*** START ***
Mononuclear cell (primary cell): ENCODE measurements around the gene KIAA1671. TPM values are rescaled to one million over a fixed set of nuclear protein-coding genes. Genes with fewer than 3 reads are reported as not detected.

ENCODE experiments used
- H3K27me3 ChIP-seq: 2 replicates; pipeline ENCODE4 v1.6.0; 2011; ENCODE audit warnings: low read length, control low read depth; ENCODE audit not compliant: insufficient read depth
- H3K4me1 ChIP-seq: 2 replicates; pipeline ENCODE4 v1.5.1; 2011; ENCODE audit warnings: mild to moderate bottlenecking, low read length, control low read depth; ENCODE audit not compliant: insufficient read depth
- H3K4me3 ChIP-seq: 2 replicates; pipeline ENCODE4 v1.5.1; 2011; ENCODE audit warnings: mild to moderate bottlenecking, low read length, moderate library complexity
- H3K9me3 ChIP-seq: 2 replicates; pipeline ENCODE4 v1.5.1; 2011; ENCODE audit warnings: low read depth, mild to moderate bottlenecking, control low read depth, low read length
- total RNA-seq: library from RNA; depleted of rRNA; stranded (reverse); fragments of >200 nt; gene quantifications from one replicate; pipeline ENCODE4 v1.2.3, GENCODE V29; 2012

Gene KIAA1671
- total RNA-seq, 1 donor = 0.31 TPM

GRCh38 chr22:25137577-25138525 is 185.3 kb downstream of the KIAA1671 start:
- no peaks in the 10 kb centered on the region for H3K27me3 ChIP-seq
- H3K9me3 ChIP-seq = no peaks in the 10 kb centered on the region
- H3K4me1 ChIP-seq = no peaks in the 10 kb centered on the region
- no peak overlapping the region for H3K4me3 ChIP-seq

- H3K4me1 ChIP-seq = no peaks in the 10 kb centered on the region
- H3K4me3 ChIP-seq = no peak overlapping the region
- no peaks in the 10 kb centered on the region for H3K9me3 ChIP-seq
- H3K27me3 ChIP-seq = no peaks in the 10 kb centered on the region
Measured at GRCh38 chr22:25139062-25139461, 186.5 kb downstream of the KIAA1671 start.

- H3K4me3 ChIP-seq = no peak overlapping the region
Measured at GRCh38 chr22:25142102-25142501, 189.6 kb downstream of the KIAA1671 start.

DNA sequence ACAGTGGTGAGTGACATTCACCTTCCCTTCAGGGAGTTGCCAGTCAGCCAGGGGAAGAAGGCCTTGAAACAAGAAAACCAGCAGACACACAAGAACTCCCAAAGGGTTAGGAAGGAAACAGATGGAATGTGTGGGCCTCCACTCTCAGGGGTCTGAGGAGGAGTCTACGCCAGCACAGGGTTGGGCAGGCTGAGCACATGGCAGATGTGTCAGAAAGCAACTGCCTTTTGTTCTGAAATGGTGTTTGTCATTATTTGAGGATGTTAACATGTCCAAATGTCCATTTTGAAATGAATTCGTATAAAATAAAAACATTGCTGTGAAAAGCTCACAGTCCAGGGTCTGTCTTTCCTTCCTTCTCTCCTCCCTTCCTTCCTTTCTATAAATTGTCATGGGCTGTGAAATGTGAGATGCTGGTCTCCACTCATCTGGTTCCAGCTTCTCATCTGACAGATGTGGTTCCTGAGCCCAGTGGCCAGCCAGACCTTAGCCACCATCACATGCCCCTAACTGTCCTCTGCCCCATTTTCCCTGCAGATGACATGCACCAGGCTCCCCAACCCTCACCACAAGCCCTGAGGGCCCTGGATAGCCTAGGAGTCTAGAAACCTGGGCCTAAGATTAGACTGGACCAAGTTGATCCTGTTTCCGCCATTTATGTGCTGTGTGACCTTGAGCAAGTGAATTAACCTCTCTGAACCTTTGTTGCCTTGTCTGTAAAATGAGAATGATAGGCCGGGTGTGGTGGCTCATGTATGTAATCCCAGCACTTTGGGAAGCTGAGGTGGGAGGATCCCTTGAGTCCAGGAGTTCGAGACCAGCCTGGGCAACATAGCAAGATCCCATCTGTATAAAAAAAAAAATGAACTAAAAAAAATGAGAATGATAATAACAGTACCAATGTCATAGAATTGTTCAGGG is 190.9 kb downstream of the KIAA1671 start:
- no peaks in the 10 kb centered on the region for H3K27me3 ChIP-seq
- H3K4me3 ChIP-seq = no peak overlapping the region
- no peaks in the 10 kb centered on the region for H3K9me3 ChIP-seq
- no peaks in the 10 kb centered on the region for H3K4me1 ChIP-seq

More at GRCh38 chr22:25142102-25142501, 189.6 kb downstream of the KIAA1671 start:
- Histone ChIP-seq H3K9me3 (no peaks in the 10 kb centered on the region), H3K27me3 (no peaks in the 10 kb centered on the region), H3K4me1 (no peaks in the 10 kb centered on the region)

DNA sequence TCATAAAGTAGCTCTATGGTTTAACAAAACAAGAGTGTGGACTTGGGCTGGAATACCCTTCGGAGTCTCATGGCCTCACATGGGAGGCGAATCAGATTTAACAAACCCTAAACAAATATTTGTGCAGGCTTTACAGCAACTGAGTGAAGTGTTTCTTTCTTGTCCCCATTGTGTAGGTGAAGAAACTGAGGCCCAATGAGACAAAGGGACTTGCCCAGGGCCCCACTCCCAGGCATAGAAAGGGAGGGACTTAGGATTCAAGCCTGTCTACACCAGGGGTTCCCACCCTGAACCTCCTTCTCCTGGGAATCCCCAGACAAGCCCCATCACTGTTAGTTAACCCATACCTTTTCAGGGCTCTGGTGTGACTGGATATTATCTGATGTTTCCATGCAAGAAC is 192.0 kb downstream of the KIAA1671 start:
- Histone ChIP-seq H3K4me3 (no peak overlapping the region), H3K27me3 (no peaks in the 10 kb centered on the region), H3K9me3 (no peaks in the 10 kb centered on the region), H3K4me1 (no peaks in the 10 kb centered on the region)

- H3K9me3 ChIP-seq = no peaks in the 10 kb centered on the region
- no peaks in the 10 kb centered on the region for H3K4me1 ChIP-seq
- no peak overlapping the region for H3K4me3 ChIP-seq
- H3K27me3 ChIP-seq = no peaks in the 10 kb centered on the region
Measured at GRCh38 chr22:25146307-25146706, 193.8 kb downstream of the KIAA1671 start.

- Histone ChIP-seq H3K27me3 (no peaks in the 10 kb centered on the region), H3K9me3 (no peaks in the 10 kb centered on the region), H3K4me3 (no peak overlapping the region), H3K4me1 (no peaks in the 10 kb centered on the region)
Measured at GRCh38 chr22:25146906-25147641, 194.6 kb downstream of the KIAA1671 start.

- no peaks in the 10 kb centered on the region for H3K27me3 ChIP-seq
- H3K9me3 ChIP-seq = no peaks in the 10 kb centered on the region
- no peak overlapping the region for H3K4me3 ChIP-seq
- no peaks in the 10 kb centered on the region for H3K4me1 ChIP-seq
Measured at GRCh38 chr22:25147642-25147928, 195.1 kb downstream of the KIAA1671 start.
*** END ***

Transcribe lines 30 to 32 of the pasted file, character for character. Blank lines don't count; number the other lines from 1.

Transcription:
- Histone ChIP-seq H3K4me3 (no peak overlapping the region), H3K27me3 (no peaks in the 10 kb centered on the region), H3K9me3 (no peaks in the 10 kb centered on the region), H3K4me1 (no peaks in the 10 kb centered on the region)

- H3K9me3 ChIP-seq = no peaks in the 10 kb centered on the region
- no peaks in the 10 kb centered on the region for H3K4me1 ChIP-seq